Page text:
❤melt : they open doors


Curiosity slipped from my teeth before I realized it didn’t matter.  I listened to my sister explain, hearing her words in the way only little sisters can.

Her husband’s friend and his fiancé were excited to welcome me into their new house.  They were good peeps.
(Translation: She met them once.  They seemed alright.  She didn’t tell them the full story.)

I’d have a full instant family again.  Mamasaur.  An 8-year-old.  A dog and a cat.
(Translation: Everyone is a stranger to you now, but you’ll be safe.)

We were lucky to find a place in such a nice neighborhood.
(Translation: You don’t have any other options.)

No, I had never met them.  No, I didn’t know anything about them, but the words under her words were right as usual.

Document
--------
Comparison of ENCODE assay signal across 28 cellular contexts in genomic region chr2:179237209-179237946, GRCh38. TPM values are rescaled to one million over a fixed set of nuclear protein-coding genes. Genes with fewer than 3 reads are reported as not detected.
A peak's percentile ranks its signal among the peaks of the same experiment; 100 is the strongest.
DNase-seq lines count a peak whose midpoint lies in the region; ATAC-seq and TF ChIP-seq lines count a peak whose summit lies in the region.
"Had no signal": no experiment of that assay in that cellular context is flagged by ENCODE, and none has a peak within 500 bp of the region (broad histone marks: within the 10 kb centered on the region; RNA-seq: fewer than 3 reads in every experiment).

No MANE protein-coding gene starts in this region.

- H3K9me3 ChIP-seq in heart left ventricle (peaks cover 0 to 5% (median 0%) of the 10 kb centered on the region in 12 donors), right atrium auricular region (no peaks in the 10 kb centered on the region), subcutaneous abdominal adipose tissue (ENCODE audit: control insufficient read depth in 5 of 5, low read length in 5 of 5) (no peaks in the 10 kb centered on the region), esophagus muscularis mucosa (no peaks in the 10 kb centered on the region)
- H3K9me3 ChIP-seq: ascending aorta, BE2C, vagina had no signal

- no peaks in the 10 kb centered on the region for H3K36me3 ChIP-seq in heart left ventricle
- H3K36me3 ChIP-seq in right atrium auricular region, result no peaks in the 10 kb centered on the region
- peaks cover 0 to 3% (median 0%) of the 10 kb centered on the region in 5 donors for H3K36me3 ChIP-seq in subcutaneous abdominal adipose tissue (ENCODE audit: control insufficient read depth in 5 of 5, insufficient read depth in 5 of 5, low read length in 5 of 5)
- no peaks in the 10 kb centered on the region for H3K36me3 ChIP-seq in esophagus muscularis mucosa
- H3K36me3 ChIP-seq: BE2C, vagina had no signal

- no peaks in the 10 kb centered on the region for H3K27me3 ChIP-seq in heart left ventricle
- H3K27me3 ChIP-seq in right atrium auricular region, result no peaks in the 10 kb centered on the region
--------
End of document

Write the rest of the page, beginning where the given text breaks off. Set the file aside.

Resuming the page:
I didn’t have any other options.
Just like I didn’t have the family I kissed goodbye, or the freedom I signed away.

I was in the midst of a raging storm and safe was the best I could have.  She was giving me the best, the way good big sisters always do.

My name is Radhika, but no one calls me that anymore.  My name is Radha, but I hardly use the affectation.  My name is Rara Queen because I married a man who changed his name to Grayson Queen.   They call him Dave now, his birth name in death.  David Martinez.  Sometimes, I was Radha Martinez.

Call me Ra.
My cats were given away when my husband died while I was in prison, and my freedom will be stifled under terms of parole for up to three years.

Say that three times fast.
The sky looks a little bluer over your head now, doesn’t it.
That raincloud looks a little smaller now, doesn’t it.

It is time to go now, they said, and I went.  Out the gates.  To the house that was someone’s home.









It was raining in bursts and flurries, the type of storm that Dave always said reminded him of the way my thoughts spiral and spin.  Dark sky, bright light, shower and fall, shower and fall.   The sky cries, but the sun peeks through anyway.